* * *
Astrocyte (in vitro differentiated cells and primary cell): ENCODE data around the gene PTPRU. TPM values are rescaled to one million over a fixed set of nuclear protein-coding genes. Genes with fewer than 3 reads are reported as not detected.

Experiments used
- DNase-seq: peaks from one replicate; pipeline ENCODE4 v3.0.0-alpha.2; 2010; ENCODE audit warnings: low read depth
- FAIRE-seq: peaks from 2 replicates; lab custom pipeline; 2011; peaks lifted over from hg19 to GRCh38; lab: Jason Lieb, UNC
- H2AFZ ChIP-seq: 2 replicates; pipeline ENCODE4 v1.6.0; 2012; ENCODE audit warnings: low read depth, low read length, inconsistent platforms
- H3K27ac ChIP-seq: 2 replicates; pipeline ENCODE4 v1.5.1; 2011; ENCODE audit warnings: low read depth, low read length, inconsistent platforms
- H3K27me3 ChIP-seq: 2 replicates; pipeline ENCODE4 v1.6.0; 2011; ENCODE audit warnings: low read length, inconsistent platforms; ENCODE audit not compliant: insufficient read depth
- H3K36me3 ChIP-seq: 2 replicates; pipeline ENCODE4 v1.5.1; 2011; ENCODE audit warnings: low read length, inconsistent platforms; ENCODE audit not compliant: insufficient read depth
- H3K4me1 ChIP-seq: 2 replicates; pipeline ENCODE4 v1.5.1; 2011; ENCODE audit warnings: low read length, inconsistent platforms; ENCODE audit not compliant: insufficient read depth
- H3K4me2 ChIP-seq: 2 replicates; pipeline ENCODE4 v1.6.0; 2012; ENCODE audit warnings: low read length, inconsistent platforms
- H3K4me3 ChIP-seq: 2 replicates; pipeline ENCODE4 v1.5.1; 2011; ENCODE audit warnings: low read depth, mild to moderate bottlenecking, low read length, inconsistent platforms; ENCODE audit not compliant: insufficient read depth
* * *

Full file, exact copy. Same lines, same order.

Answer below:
Astrocyte (in vitro differentiated cells and primary cell): ENCODE data around the gene PTPRU. TPM values are rescaled to one million over a fixed set of nuclear protein-coding genes. Genes with fewer than 3 reads are reported as not detected.

Experiments used
- DNase-seq: peaks from one replicate; pipeline ENCODE4 v3.0.0-alpha.2; 2010; ENCODE audit warnings: low read depth
- FAIRE-seq: peaks from 2 replicates; lab custom pipeline; 2011; peaks lifted over from hg19 to GRCh38; lab: Jason Lieb, UNC
- H2AFZ ChIP-seq: 2 replicates; pipeline ENCODE4 v1.6.0; 2012; ENCODE audit warnings: low read depth, low read length, inconsistent platforms
- H3K27ac ChIP-seq: 2 replicates; pipeline ENCODE4 v1.5.1; 2011; ENCODE audit warnings: low read depth, low read length, inconsistent platforms
- H3K27me3 ChIP-seq: 2 replicates; pipeline ENCODE4 v1.6.0; 2011; ENCODE audit warnings: low read length, inconsistent platforms; ENCODE audit not compliant: insufficient read depth
- H3K36me3 ChIP-seq: 2 replicates; pipeline ENCODE4 v1.5.1; 2011; ENCODE audit warnings: low read length, inconsistent platforms; ENCODE audit not compliant: insufficient read depth
- H3K4me1 ChIP-seq: 2 replicates; pipeline ENCODE4 v1.5.1; 2011; ENCODE audit warnings: low read length, inconsistent platforms; ENCODE audit not compliant: insufficient read depth
- H3K4me2 ChIP-seq: 2 replicates; pipeline ENCODE4 v1.6.0; 2012; ENCODE audit warnings: low read length, inconsistent platforms
- H3K4me3 ChIP-seq: 2 replicates; pipeline ENCODE4 v1.5.1; 2011; ENCODE audit warnings: low read depth, mild to moderate bottlenecking, low read length, inconsistent platforms; ENCODE audit not compliant: insufficient read depth